The paper details the findings of a longitudinal, two arm, randomized controlled clinical trial examining whether an ACP intervention aimed at adult PLWH and their families correlated with higher congruence in treatment preferences, as well as higher congruence over time. Patient-surrogate dyads were randomized to an ACP intervention arm or an active control arm at a 2:1 ratio (86 intervention dyads and 43 control dyads at 18-month follow up), due to prior demonstrated benefit of ACP.

The ACP intervention consisted of two 60-minute, patient-focused sessions. During session 1, Respecting Choices Next Steps® ACP Conversation, both patients and their surrogate decision-makers focused on the patients’ understanding of HIV, experience of symptoms, fears, hopes and worries. Next, a patient’s treatment preferences were explored via the Statement of Treatment Preferences (SoTP), which became a part of the patient’s electronic health record (EHR). Surrogates were questioned on their comprehension and willingness to comply with the patient’s wishes. Session 1 was acknowledged as the beginning of a conversation, and continued conversation between the dyad was encouraged.

Session 2, Five Wishes©, involved a facilitator guiding the dyad through a Five Wishes© advance directive. Session 2 resulted in legal documentation of a patient’s preferences in five specific areas: The patient’s preferred health care decision-maker, the kind of medical treatment the patient wants, how comfortable the patient wants to be, how the patient wants people to treat him/her and what the patient wants loved ones to know. The patient, surrogate and treating physicians all received a copy, and a copy was also submitted to the patient’s EHR.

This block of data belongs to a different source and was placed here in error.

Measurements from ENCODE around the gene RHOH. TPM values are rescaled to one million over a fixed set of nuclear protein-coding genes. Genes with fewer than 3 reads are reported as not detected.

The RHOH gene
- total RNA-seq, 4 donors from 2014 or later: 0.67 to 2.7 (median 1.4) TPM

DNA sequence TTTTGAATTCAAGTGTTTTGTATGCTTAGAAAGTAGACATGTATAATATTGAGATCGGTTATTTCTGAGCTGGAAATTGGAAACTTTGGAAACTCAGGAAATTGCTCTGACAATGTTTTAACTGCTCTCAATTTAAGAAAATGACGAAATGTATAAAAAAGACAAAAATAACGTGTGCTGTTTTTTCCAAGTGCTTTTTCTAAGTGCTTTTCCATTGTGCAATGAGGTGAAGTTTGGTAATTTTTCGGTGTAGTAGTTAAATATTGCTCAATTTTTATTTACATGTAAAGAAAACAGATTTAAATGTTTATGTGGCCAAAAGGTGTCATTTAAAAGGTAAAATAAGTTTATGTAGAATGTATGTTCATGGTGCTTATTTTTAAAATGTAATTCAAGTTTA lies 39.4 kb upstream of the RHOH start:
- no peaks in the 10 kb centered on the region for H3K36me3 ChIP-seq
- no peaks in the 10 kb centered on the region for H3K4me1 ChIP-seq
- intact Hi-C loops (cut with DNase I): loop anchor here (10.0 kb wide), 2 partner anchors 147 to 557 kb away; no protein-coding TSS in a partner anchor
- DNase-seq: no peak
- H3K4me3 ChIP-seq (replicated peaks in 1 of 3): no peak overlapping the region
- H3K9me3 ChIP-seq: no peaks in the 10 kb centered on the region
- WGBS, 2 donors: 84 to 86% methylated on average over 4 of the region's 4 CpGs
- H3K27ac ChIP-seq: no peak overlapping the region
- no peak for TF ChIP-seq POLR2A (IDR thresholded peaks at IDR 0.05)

Dyads in the control arm participated in two 60-minute sessions entitled Developmental or Relationship History (excluding any medical questions) and Nutrition & Exercise.

The researchers then assessed treatment preference congruence for each patient-surrogate dyad by presenting them with five different hypothetical scenarios. After the first session, congruence across all scenarios was significantly higher among ACP intervention dyads compared to control dyads. ACP patients were also significantly more likely to give their surrogates leeway in treatment decision making compared to control patients.

Compared to control dyads, ACP dyads were significantly more likely to maintain High → High congruence transition and significantly less likely to experience Low → Low congruence transition as measured from immediately post-intervention to 12-months post-intervention. The only two cases of Low → High congruence transition occurred in the intervention arm. Of note, ACP surrogates accurately reported on changes in patient preferences over one year, showing the positive impact of early conversation on longitudinal congruence.